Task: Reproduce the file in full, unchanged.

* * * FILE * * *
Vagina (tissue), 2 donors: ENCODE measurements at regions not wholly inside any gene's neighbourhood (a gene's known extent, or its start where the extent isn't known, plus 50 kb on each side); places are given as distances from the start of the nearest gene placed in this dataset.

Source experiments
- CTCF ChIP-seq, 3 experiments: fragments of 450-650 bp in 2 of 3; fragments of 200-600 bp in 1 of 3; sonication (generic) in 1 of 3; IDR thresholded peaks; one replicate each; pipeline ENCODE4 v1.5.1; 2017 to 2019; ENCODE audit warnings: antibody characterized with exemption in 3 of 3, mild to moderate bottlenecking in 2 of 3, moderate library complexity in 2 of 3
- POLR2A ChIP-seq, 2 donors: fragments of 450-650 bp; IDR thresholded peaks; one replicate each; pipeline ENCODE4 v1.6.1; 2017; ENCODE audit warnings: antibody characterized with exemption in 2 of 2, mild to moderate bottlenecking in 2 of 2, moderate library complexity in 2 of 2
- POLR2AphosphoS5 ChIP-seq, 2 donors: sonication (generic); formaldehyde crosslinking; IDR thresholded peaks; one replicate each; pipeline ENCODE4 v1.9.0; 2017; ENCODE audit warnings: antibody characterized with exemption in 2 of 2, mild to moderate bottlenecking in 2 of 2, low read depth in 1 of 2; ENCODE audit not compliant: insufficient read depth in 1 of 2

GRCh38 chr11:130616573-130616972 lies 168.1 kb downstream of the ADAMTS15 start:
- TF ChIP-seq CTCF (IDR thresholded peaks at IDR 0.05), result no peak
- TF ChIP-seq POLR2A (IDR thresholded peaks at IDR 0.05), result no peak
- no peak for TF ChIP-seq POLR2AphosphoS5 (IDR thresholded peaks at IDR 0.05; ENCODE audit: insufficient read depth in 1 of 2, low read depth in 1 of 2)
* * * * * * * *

Vagina (tissue), 2 donors: ENCODE measurements at regions not wholly inside any gene's neighbourhood (a gene's known extent, or its start where the extent isn't known, plus 50 kb on each side); places are given as distances from the start of the nearest gene placed in this dataset.

Source experiments
- CTCF ChIP-seq, 3 experiments: fragments of 450-650 bp in 2 of 3; fragments of 200-600 bp in 1 of 3; sonication (generic) in 1 of 3; IDR thresholded peaks; one replicate each; pipeline ENCODE4 v1.5.1; 2017 to 2019; ENCODE audit warnings: antibody characterized with exemption in 3 of 3, mild to moderate bottlenecking in 2 of 3, moderate library complexity in 2 of 3
- POLR2A ChIP-seq, 2 donors: fragments of 450-650 bp; IDR thresholded peaks; one replicate each; pipeline ENCODE4 v1.6.1; 2017; ENCODE audit warnings: antibody characterized with exemption in 2 of 2, mild to moderate bottlenecking in 2 of 2, moderate library complexity in 2 of 2
- POLR2AphosphoS5 ChIP-seq, 2 donors: sonication (generic); formaldehyde crosslinking; IDR thresholded peaks; one replicate each; pipeline ENCODE4 v1.9.0; 2017; ENCODE audit warnings: antibody characterized with exemption in 2 of 2, mild to moderate bottlenecking in 2 of 2, low read depth in 1 of 2; ENCODE audit not compliant: insufficient read depth in 1 of 2

GRCh38 chr11:130616573-130616972 lies 168.1 kb downstream of the ADAMTS15 start:
- TF ChIP-seq CTCF (IDR thresholded peaks at IDR 0.05), result no peak
- TF ChIP-seq POLR2A (IDR thresholded peaks at IDR 0.05), result no peak
- no peak for TF ChIP-seq POLR2AphosphoS5 (IDR thresholded peaks at IDR 0.05; ENCODE audit: insufficient read depth in 1 of 2, low read depth in 1 of 2)